Today’s report on the economy’s third-quarter performance is the first major data release since Ben Bernanke was named as Fed Chairman Alan Greenspan’s successor. Will the report from the Bureau of Economic Analysis impact next week’s FOMC meeting at the Fed?
The central bank looked set to raise Fed funds to 4.0% from 3.75% on November 1 even before Bernanke official become the Greenspan heir, or so the futures market was predicting. Today’s release of the advance estimate on third-quarter GDP doesn’t provide any fresh reason to rethink a future of higher interest rates, and arguably provides fresh reason for arguing for something more than a 25-basis point rise at the next monetary confab.
The economy grew by a 3.8% real annualized rate in the third quarter, up from 3.3% in the second quarter, BEA announced. The new GDP numbers also lend confirming evidence for what everyone already knew: inflationary pressures are on the rise. Consumers paid prices that were 4.0% higher in the third quarter, up from a 3.3% rise in the second quarter, the GDP report noted. As with the consumer price measures, however, the core rate of price changes in today’s GDP news shows a lower inflation rate after taking out food and energy: a relatively mild 2.2% rise vs. an even milder 2.1% previously.
“Holy Katrina! The economy weathered two major hurricanes and in spite of that showed accelerated growth,” Ken Mayland, president of ClearView Economics, said in a story this morning from AP via ABCNews.com. “I think what this shows is that fundamentally the economy was and is in really good shape.”
Like Greenspan, Bernanke will have to consider the signs of sustained economic growth and elevating top-line inflation pressures and decide if it’s appropriate to look only core (i.e., lower) core inflation rates. Meanwhile, there’s the issue to ponder of whether to take seriously the signs that Joe Sixpack is becoming gloomier by the month. Today’s release of the University of Michigan consumer sentiment index for October is the latest clue that consumers may be rethinking their profligate ways. The widely followed index slumped again this month, the third monthly decline in a row.
“Hurricane disruptions, soaring energy prices, and an endless string of Washington scandals and missteps are continuing to depress the [consumer] survey results,” Michael Englund, chief economist for Action Economics, told MarketWatch.com. In the same article, another practitioner of the dismal science went further, opining that the third consecutive decline in this sentiment index may catch the central bank’s attention: “…the direction is clearly something that the Fed can not be pleased with,” said Stephen Stanley, chief economist for RBS Greenwich Capital.
The bond market, meanwhile, has already priced in the expected interest-rate hike on November 1. Or, if you prefer, the fixed-income set is unmoved by the latest GDP report. In either case, the yield on the benchmark 10-year Treasury logged a fairly uneventful session today by rising ever so slightly to 4.57%. In the bigger picture, however, yields are very much on the march, with the 10-year’s current yield sharply up from 2005’s low of around 3.8% touched back in early June. The bond market may or may not decide to continue asking for a higher premium to hedge the future, but it’s clearly considered the issue of late.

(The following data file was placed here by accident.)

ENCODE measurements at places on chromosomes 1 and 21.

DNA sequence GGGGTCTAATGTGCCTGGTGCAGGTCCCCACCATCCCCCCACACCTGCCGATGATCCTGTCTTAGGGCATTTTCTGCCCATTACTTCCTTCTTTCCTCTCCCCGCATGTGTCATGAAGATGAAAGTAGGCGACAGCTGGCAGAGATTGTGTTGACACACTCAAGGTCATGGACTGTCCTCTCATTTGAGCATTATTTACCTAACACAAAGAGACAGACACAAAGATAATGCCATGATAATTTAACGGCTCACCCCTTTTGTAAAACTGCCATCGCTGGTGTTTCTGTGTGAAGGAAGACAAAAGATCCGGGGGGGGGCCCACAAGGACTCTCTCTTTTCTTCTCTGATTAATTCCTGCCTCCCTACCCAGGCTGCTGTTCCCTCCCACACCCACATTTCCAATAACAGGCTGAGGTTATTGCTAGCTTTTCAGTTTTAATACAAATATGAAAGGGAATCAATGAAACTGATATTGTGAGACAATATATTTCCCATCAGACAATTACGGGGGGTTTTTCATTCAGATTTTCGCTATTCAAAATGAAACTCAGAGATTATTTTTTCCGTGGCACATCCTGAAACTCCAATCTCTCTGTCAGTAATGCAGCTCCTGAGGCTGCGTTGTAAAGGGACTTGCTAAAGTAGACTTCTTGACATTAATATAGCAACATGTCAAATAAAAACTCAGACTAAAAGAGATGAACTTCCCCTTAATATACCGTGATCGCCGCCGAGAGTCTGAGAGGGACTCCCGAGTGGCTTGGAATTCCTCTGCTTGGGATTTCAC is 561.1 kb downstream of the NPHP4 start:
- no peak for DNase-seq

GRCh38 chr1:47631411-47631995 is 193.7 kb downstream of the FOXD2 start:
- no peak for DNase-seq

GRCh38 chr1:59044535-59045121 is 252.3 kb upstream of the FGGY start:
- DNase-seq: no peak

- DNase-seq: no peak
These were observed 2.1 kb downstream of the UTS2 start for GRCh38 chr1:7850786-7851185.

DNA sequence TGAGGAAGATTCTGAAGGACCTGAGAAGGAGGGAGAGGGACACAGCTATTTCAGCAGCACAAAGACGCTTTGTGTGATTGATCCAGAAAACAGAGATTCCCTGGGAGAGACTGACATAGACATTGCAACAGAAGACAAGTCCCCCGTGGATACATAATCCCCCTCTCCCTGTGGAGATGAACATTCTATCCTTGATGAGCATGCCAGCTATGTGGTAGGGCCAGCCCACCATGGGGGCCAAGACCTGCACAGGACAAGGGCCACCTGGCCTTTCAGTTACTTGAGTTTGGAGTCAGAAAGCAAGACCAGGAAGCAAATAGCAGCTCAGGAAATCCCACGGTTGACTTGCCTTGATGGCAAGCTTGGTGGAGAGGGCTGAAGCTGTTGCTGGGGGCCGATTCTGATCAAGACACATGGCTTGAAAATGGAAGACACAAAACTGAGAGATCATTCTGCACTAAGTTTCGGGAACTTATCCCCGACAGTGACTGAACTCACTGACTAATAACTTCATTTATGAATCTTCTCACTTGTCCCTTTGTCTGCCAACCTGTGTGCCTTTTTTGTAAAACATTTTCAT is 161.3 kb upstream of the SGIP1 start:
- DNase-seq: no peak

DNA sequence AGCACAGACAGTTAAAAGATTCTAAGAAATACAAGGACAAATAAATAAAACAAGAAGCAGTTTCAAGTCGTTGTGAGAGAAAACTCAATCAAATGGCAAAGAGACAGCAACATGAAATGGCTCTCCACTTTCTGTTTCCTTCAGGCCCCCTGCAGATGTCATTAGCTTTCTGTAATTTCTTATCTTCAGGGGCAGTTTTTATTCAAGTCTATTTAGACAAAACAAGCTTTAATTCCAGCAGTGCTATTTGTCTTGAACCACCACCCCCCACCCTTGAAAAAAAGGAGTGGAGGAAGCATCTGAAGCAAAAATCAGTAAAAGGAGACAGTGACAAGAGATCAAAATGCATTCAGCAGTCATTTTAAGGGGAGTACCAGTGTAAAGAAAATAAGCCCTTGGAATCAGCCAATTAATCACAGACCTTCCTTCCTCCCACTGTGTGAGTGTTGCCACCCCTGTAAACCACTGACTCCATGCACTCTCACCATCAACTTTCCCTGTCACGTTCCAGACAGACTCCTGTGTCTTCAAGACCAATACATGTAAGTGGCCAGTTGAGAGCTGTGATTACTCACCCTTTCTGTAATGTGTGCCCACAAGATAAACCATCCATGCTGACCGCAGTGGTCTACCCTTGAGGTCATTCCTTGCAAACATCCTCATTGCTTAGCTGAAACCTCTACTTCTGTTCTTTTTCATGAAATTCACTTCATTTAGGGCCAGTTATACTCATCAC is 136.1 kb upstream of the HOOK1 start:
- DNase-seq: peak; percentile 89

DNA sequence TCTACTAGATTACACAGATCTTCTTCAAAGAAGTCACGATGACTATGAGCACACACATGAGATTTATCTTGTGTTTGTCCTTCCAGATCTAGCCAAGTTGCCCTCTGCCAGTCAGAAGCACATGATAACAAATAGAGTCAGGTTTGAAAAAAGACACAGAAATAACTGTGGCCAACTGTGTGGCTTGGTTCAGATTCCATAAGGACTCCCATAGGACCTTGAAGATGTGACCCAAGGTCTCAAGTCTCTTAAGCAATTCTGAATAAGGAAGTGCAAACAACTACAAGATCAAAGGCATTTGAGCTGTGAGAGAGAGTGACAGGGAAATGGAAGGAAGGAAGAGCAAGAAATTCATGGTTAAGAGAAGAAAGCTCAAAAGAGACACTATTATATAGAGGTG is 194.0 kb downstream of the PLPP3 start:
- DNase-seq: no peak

The stock market, however, had a change of heart, at least for a day. The S&P 500 jumped 1.3% on Friday. It’s too early to tell if this is something more than noise in an otherwise declining market. Nonetheless, it’s no mean feat to pull a rally out of a hat in after a week that gave us an indictment at White House, the withdrawal of Supreme Court nominee, a very public reminder of the approaching change of Fed leadership, ongoing fallout from the devastating hurricanes, and an energy bull market that continues to roll and thereby test the consumer’s endurance for financial pain.
The fact that GDP continues to impress is, well, impressive with so many negatives floating about. Equity traders can be forgiven for staying bullish, much to the chagrin of pessimists.
Hope, in sum, still springs forth. But so do the variables of contradiction, including this little tidbit to chew on over the weekend: On the one hand, short rates are rising, and more of the same is expected in Greenspan’s remaining months. But a look at money supply trends of late suggest that the production of greenbacks isn’t necessarily drying up, at least not as quickly as some might have expected. In fact, the rate of output is by some measures gaining momentum. Consider, for instance, that the 13-week average of M2 money supply (as published on a weekly basis) advanced by 0.12%, which tied with the previous week as the highest rate of increase in several months. That’s nearly double the rate of ascent from the comparable figure for August 1. Similar, if less overt trends can be found in four- and one-week M2 averages in recent months.
A rising Fed funds rate and an accelerating pace of increase in money supply are the strange bedfellows of macroeconomics. One’s eventually got to give in order to extend aid and comfort to the other. Some investors think they know which one will give first. But given all the debt that the government must finance, and social programs it must fund in the years ahead might there be an alternative monetary plan that lurking in the shadows that necessity forces upon an otherwise well-intentioned government? It may be impolite to even suggest such things in proper financial company. Nonetheless, we’re just boorish enough to think that someone should bring it up in Bernanke’s Senate hearings next month.